BBCTechnology

Football fizz

Have you ever wondered why the products you see on supermarket shelves occupy the positions they do, and how retailers manage their stock levels? This is the science of shelf management and technology is playing an increasingly important part in it.
Following this year’s Fifa World Cup in Russia, Coca-Cola Hellenic Bottling Company (CCH), a major bottling partner for the global drinks brand, reported a 6.4% jump in revenues for the first half of 2018.
The football competition, warm weather and new product launches helped boost sales, the company said, but new technology also helped, in the form of sophisticated image recognition and data analytics.
CCH implemented a new system operated by tech firm Trax which digitised the previously manual stock-taking process.
When you have 200,000 retail customers across a geographically vast country like Russia, relying on pen and paper stock records that then had to be inputted into a computer was hardly ideal. It led to delays in replenishing empty shelves, which is not good for business.
Running out of stock costs retailers more than $634bn (£494bn) a year in lost sales, according to a report by retail analysts IHL Group.
And with the summer’s World Cup attracting 4.5 million visitors, “it was highly important for us to get the right stocks in place,” says Aleksandr Makarov, project manager for CCH Russia.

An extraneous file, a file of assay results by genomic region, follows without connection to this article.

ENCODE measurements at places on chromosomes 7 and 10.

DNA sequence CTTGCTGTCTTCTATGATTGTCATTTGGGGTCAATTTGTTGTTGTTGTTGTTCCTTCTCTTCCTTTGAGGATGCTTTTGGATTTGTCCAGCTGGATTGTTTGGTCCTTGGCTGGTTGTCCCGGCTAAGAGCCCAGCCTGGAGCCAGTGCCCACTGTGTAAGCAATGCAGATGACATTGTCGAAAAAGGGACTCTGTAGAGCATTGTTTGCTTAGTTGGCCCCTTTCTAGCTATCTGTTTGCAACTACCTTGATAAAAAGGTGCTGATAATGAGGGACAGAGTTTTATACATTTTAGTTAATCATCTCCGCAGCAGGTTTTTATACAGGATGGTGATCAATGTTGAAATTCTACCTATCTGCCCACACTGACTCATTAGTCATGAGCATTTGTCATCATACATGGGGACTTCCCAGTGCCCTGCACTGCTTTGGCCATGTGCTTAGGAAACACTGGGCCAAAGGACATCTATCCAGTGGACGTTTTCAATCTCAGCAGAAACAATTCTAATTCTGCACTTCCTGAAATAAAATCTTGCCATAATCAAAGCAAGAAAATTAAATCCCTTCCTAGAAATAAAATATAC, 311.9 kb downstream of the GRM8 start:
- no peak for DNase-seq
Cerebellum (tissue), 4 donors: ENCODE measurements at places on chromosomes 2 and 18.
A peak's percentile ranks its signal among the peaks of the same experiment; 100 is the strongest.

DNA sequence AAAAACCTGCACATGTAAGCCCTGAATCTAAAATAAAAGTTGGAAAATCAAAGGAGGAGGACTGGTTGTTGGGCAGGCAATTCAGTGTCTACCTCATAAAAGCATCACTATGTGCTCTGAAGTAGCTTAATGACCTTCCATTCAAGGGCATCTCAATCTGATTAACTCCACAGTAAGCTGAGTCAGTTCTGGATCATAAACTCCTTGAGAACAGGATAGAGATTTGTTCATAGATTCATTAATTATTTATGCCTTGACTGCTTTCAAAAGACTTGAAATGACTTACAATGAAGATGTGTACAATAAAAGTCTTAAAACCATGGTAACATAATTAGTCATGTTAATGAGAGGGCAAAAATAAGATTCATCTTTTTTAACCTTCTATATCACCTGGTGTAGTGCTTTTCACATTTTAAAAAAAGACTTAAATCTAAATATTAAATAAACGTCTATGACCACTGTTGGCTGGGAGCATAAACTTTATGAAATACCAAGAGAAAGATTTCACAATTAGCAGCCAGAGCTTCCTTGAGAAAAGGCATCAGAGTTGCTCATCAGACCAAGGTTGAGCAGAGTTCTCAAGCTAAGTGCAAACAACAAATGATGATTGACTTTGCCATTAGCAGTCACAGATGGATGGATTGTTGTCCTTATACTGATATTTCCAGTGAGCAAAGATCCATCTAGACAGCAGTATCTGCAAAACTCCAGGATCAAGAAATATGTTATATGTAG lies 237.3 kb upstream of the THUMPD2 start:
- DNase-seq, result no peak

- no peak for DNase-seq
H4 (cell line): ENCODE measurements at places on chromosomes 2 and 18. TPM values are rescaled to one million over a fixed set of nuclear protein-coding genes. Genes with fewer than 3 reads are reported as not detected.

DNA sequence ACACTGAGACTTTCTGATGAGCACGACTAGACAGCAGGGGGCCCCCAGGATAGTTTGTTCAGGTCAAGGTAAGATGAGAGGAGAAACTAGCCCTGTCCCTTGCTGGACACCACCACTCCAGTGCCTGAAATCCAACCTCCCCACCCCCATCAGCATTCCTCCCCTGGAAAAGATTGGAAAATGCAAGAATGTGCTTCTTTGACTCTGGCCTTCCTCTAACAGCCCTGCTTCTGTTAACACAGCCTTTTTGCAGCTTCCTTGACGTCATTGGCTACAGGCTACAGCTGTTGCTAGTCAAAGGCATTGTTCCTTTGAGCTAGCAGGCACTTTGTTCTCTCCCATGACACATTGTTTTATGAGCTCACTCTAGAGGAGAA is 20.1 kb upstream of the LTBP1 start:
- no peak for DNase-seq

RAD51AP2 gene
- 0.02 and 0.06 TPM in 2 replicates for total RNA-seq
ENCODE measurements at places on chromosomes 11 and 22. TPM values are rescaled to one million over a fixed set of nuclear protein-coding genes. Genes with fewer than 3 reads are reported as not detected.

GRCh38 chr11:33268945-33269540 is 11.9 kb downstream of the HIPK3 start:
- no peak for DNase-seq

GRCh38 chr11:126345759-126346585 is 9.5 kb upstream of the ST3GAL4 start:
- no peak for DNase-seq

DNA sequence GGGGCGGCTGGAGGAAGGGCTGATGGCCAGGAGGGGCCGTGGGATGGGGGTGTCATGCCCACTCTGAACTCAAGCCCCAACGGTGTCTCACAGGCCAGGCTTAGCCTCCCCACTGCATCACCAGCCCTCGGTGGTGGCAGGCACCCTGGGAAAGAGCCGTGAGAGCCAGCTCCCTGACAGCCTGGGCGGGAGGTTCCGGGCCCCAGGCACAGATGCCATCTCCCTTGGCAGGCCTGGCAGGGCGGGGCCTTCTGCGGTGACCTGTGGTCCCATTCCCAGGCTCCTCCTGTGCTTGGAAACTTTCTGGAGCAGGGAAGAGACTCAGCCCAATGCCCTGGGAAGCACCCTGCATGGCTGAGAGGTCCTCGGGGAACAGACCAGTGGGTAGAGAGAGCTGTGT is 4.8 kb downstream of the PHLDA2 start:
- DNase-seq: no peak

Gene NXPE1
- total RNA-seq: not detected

Implementing the Trax system resulted in a 63% reduction in “out-of-stock” occurrences and audit times that fell from 20 minutes to two minutes, says Mr Makarov.
“We achieved 99.5% product availability in stores three hours before the games started.”
So how exactly did CCH achieve this?
Using shelf-mounted cameras and augmented reality on smartphones and tablets, Trax’s image recognition system monitors all the products on open shelves and in coolers, understanding how they differ in size, shape and colour.
A “panoramic stitching engine” pieces together the in-store images to recreate the full shelf, while analytic software recognises each product. The supermarket is instantly alerted if brands are out of place or missing from the shelves.
But, as Trax chief executive Joel Bar-El explains, “many products look the same but are in different sizes, like fizzy drinks, for example. So we’ve created an extra layer, understanding the physical layout of the store and looking at the price to help us work out the likely size of the product.”
The firm is identifying 250 million products a month and providing real-time data to 170 retailers and brand manufacturers around the world, says Mr Bar-El.

Source: BBC
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